Bend over backwards to play scout ball; understand what scout ball is and what it isn't.
Our experience delivered all the desired results of scout ball: exposure to college recruiters, exposure to pro scouts, low (absurdly low) cost, exposure to the future pro players (to gauge their level of play, their heart, their spirit,etc.), excellent on the spot instruction in areas that scouts care about, and more.
We live in San Diego and the majority of scout games were in Orange County, LA, and riverside. But scout "games" are not travel games, nor showcase games. Our games would go on for oftentimes over 20 innings - with no one keeping score. Pitchers would throw - if in shape - perhaps two - three innings (sometimes one inning). Guys would come, throw their innings, and leave - and the game would go on.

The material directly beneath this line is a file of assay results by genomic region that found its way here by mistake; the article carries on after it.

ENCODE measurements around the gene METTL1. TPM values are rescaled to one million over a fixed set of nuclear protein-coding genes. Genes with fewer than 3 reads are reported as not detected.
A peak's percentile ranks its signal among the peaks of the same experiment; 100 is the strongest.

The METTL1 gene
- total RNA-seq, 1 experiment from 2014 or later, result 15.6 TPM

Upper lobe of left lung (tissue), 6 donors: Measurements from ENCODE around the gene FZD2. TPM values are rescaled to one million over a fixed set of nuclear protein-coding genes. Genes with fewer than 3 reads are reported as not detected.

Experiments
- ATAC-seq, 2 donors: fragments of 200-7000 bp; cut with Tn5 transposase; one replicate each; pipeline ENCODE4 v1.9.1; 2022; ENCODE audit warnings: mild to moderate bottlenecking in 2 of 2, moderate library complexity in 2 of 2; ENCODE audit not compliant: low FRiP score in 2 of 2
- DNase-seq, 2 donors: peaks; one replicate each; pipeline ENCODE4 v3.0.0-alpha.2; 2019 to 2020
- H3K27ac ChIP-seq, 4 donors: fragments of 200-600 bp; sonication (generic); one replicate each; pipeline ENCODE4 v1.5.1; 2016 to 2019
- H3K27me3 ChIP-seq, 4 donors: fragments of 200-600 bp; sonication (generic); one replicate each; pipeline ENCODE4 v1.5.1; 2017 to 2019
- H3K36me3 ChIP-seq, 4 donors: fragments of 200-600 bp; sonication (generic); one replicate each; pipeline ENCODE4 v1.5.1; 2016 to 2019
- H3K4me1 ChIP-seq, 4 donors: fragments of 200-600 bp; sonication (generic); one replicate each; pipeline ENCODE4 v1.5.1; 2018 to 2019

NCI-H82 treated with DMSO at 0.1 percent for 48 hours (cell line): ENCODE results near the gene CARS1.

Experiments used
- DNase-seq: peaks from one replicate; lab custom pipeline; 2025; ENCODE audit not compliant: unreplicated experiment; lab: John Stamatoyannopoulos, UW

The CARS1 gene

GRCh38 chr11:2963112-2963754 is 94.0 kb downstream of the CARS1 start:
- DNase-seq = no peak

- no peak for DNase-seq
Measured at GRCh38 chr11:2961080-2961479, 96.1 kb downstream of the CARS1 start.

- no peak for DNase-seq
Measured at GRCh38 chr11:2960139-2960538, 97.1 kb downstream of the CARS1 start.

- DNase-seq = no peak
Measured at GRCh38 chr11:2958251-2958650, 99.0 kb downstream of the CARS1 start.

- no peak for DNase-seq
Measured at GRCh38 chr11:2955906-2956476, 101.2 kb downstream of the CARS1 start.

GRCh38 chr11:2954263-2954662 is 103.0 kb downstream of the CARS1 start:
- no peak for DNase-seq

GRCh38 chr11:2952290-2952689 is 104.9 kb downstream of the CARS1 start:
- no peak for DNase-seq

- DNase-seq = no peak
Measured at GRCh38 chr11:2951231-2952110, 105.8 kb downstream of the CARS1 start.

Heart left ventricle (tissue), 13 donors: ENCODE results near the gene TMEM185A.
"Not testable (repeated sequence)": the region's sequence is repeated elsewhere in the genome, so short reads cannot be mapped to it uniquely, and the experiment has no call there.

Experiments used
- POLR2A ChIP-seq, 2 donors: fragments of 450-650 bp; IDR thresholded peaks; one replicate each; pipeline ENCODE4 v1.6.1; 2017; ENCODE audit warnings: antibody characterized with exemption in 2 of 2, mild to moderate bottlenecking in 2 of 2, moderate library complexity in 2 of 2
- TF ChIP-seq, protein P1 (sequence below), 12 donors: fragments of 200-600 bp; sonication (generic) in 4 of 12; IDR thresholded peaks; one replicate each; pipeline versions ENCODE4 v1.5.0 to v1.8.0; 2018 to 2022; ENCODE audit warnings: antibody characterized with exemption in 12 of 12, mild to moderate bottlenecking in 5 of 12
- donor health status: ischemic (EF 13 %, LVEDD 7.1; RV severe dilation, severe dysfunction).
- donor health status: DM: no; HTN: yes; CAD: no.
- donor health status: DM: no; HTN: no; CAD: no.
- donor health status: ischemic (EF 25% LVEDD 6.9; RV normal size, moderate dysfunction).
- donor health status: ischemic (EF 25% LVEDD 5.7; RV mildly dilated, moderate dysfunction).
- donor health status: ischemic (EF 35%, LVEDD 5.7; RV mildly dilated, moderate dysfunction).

Ss first game: drive two hours, throw eight pitches for one inning, hang out until there was a need for a pitcher to play a fielding spot, stay five hours, drive home. Next week, lots of recruiting. On that team (we had maybe 60 players; but many didn't come every week [football season for many]) perhaps half were drafted out of HS and I would bet over half ultimately are playing proball.
There were no tournament trophies, no practices; this was really high end but low keyed baseball played by some really fine ball players. The kids played baseball - they didn't have plays, didn't bunt, allowed the kids to run. The team was partially chosen at open tryouts and partially made up of a preselected number. The preselected number were primarily from local coaches who were trusted by the scouts. There was no favoritism - every kid basically plays until they don't want to play further.
You also get out of scout ball what you put in - kids who show up every week develop a repore with the coaches (ours were area scouts and above) which can prove to be very helpful when a kid is seeking advise about baseball, girls, colleges, etc.
In hindsight, I have to say that scout ball was a very good investment of time and money.